Ecuador has tethered its economic fortunes to a burgeoning mining industry. Now it just needs to get bureaucrats and community leaders on board.
Local opposition and red tape are hindering plans to become a mining superpower that can rival other South American nations. Less than two years ago the government hoped mining would become 4 percent of Ecuador’s gross domestic product by the end of President Lenin Moreno’s term in 2021. That’s now under question, according to Deputy Mining Minister Fernando Benalcazar.
“That 4 percent is aggressive, given the conditions of radical social and environmental opposition that we have been seeing,” Benalcazar said in an interview in Quito. “Mining belongs to all 17 million Ecuadorians and large projects can’t be decided by groups of people that don’t represent even one per thousand of the country.”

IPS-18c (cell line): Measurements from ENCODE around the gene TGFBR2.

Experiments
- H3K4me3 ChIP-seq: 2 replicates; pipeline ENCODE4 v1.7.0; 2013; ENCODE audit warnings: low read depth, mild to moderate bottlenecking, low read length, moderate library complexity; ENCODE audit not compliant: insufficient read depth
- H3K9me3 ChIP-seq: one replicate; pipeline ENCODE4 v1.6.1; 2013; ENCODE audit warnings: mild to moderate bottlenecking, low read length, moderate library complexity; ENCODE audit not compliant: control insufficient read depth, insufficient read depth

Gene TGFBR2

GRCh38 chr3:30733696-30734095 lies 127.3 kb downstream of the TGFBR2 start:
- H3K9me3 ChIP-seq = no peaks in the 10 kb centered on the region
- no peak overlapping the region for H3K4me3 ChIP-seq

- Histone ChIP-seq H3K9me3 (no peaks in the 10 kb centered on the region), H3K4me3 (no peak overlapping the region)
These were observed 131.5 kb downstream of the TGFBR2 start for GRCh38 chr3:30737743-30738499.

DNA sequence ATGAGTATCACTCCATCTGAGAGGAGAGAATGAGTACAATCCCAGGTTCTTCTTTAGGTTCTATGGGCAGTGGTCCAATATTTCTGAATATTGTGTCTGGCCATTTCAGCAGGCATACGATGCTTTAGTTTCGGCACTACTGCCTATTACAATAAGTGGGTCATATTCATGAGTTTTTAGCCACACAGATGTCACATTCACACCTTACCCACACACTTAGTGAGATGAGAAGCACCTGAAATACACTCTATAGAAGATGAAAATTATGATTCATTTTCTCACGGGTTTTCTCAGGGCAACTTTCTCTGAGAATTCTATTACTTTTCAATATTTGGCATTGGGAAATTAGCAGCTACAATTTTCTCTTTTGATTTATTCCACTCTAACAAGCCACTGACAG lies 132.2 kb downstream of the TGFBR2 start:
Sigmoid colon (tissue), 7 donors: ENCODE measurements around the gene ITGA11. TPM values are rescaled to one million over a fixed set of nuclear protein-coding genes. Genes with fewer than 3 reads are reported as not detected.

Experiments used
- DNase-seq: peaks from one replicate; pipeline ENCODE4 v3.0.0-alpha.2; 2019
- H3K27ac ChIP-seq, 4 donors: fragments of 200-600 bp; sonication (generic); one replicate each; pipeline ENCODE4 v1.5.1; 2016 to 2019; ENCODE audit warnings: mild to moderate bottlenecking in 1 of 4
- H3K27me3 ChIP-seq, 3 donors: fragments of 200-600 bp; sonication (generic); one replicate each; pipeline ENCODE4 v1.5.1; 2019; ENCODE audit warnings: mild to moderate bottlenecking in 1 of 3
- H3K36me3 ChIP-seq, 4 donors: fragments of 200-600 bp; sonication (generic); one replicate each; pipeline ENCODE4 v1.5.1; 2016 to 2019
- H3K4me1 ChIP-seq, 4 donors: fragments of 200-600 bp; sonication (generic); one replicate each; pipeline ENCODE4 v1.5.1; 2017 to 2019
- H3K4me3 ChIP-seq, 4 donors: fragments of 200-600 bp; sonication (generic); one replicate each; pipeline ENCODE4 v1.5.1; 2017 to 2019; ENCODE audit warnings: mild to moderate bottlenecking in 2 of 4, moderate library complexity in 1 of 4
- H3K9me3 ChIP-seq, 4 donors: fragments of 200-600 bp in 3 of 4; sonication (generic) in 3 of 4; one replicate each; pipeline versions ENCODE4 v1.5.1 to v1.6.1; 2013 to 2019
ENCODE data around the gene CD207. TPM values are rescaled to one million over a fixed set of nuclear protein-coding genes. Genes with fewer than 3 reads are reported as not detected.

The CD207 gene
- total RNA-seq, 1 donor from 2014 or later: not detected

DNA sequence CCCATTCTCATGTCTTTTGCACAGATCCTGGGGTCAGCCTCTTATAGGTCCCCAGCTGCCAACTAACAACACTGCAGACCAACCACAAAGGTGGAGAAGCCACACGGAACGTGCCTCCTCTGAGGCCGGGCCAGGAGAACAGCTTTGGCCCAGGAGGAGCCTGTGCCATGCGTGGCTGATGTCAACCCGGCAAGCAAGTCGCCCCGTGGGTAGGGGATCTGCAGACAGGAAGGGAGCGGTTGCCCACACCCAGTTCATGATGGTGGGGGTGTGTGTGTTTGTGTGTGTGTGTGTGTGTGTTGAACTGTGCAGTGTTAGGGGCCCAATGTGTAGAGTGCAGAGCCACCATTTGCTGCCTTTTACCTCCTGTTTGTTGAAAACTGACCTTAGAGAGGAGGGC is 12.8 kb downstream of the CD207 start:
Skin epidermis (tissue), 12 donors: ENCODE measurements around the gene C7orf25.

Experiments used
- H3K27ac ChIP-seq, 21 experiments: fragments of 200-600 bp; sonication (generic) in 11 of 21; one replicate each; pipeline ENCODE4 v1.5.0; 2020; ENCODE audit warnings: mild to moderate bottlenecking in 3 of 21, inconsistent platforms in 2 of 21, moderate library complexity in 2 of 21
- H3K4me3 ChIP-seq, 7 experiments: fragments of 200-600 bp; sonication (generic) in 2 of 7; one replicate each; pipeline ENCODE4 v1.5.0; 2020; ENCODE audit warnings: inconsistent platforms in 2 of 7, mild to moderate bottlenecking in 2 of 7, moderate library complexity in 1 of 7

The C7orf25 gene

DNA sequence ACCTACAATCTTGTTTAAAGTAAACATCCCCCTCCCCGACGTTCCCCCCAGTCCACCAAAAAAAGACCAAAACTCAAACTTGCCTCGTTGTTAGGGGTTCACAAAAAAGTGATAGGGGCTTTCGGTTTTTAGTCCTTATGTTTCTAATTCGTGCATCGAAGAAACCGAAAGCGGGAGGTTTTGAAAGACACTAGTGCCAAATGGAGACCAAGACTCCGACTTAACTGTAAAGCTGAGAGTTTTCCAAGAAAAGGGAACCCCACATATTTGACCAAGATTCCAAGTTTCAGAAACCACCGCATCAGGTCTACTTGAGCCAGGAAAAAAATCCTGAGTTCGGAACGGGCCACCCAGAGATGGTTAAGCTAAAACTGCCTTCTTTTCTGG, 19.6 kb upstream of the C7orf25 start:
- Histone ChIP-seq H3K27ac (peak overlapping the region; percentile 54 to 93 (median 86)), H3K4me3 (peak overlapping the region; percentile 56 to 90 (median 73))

Ecuador still expects that mining exports will rise to $3.66 billion in 2021 from $270 million in 2018 as the country’s first two large-scale mines start operating later this year, he said.
But mirroring the growth stories of neighbors Chile and Peru, the world’s two largest copper producers, is proving hard as multiple projects face delays. International investors, some of whom have set up shop in Ecuador over the last two years, have complained publicly that they face difficulties.
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